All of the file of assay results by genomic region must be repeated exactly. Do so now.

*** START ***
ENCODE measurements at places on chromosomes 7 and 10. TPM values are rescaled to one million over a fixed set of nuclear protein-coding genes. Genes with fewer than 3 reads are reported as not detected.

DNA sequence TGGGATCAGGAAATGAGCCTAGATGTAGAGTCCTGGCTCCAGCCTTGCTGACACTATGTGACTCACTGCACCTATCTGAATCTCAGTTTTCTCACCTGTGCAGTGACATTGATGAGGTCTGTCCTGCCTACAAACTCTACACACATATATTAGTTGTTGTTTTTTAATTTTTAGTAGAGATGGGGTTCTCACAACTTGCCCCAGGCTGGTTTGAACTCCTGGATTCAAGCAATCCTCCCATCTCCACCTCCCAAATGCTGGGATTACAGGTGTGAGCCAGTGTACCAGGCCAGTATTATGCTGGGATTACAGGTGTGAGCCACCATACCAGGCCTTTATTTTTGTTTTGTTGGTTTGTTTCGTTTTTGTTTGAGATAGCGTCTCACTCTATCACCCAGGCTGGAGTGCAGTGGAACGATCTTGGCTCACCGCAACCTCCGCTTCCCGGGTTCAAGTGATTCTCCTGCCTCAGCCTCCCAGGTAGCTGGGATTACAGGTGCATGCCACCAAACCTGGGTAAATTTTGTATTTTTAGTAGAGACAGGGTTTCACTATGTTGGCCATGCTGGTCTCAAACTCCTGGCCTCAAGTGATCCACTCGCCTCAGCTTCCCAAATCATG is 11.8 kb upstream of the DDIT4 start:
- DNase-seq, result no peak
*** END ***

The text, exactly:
ENCODE measurements at places on chromosomes 7 and 10. TPM values are rescaled to one million over a fixed set of nuclear protein-coding genes. Genes with fewer than 3 reads are reported as not detected.

DNA sequence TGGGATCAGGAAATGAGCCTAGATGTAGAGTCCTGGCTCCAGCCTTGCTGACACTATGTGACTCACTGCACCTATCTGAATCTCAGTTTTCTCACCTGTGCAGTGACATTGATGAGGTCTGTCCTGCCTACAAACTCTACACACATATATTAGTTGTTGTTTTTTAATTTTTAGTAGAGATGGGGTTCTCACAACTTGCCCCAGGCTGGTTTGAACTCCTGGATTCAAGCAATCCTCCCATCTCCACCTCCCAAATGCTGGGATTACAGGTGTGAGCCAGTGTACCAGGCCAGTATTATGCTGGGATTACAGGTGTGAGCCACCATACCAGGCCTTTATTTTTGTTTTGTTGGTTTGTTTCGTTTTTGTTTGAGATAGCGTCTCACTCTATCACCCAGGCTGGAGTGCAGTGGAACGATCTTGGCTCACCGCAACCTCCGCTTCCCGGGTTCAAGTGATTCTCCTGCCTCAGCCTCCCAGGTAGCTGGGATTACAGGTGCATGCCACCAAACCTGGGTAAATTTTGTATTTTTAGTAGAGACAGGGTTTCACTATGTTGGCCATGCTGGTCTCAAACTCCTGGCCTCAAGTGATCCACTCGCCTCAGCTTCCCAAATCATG is 11.8 kb upstream of the DDIT4 start:
- DNase-seq, result no peak